SEARCH RESULTS FOR: Shostakovich
1 of 2 Pages     Next ›

Katerina part with hers and gives them to Sonetka. As the convicts line up, Katerina pushes Sonetka into the river. Both of them are swept away. Personalities | Dmitri Shostakovich | Modern Era | Opera ...

Source: Definitive Opera Encyclopedia, founding editor Stanley Sadie
300 Words Read More

(D’me’-tre Shus-ta-ko’vich) 1906–75 Russian composer Shostakovich was the first of his country’s composers to come to attention after the Russian Revolution of 1917, and since Stravinsky, Rachmaninov and (until the 1930s) Prokofiev were all living abroad, his early successes made him the great hope of Soviet music. He became associated with the Western-influenced modernist movement in the Soviet ...

Source: Classical Music Encyclopedia, founding editor Stanley Sadie
794 Words Read More

1906–75, Russian Born in tsarist Russia, Shostakovich spent his entire career under the critical and often hectoring gaze of the Soviet regime, yet he still managed to produce some of his nation’s most powerful and engaging twentieth-century music. Studying composition at the Petrograd Conservatory from 1919 to 1925, he presented Symphony No. 1 as his graduation piece ...

Source: Definitive Opera Encyclopedia, founding editor Stanley Sadie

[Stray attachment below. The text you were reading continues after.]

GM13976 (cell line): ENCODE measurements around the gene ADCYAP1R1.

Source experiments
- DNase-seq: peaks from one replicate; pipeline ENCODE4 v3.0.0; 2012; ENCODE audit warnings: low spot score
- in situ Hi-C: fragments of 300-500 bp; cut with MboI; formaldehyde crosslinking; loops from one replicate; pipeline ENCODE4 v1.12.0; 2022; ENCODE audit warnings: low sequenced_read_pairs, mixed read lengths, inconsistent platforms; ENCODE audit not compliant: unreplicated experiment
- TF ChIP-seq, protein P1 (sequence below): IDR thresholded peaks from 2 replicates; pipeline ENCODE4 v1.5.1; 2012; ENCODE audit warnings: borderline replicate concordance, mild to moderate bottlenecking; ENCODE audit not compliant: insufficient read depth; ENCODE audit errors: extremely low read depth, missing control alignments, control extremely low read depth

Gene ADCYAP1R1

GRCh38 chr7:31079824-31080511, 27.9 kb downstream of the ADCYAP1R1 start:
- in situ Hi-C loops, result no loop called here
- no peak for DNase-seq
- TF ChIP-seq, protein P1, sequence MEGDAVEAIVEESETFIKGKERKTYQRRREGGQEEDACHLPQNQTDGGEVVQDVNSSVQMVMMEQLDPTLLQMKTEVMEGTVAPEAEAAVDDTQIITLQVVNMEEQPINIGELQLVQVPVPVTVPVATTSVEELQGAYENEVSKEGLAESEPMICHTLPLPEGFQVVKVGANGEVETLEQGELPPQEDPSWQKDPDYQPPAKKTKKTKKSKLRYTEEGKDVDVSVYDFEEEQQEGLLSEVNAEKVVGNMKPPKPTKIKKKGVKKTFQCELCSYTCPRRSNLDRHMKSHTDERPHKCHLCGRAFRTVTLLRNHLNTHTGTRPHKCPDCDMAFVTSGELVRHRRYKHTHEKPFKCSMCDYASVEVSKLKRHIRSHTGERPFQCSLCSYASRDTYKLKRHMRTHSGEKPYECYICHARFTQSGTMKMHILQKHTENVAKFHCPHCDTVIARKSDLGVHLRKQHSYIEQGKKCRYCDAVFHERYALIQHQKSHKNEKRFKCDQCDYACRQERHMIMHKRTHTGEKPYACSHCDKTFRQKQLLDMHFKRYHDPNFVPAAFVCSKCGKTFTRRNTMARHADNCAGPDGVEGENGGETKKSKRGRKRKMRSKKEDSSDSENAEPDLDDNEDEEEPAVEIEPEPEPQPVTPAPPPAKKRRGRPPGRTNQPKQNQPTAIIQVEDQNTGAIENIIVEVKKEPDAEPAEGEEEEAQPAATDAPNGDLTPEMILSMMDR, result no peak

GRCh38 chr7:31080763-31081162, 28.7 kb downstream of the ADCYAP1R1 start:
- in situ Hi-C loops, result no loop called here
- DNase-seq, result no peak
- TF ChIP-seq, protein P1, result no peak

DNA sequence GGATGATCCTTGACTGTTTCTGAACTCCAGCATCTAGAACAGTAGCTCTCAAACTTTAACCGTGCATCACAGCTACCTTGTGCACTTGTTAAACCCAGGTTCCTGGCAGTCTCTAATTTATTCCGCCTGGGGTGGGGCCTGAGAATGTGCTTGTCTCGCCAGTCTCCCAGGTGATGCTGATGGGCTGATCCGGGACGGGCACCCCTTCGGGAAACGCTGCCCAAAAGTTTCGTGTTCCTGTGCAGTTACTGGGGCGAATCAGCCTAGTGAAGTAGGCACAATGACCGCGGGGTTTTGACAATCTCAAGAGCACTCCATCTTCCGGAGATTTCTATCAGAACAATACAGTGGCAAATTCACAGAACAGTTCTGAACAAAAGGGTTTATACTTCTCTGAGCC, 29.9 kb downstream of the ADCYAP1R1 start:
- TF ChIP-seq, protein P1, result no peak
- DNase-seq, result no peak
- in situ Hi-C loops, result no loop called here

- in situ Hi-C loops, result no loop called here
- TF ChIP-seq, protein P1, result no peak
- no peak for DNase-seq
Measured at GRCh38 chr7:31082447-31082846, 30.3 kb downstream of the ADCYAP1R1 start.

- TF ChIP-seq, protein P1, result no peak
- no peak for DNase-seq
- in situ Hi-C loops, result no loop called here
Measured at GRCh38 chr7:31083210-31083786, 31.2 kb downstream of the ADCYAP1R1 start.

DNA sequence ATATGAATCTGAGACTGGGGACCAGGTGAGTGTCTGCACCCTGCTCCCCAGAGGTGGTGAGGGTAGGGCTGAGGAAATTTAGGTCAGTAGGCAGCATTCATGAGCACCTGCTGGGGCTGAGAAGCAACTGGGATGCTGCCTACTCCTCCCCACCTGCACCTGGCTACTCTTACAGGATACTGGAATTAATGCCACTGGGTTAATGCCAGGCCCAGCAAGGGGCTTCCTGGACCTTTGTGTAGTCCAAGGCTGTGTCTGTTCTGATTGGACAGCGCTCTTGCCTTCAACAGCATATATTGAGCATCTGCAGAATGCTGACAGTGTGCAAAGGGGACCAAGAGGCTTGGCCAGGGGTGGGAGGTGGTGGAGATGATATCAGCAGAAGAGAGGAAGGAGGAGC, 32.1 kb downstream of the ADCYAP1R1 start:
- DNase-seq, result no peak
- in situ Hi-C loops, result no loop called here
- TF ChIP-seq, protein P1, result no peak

235 Words Read More

scored for bass clarinet in A and used the low E, which requires the modern instrument to have extra length and an extra key. Similar depths are required by Shostakovich, who wrote for instruments with this extra range. Styles & Forms | Late Romantic | Classical Instruments | Oboe | Late Romantic | Classical ...

Source: Classical Music Encyclopedia, founding editor Stanley Sadie
174 Words Read More

was used as a solo instrument in the twentieth-century orchestra – as in Bartók’s Music for Strings, Percussion and Celesta (1936) and in the music of Stockhausen, Dmitri Shostakovich (1906–75), Sergei Prokofiev (1891–1953) and Pierre Boulez (b. 1925). Marimba The marimba appears to have been largely unknown in Europe until the manufacture of orchestral instruments from 1910, but ...

Source: The Illustrated Complete Musical Instruments Handbook, general editor Lucien Jenkins
1151 Words Read More

but it may have originated from rural North America in the late-nineteenth century. It was a popular musical-hall and vaudeville instrument around the turn of the twentieth century, and Shostakovich included it in his opera The Nose (1927–28). Flexatone The musical saw is similar to the flexatone, which was invented as a jazz instrument in the 1920s. The flexatone ...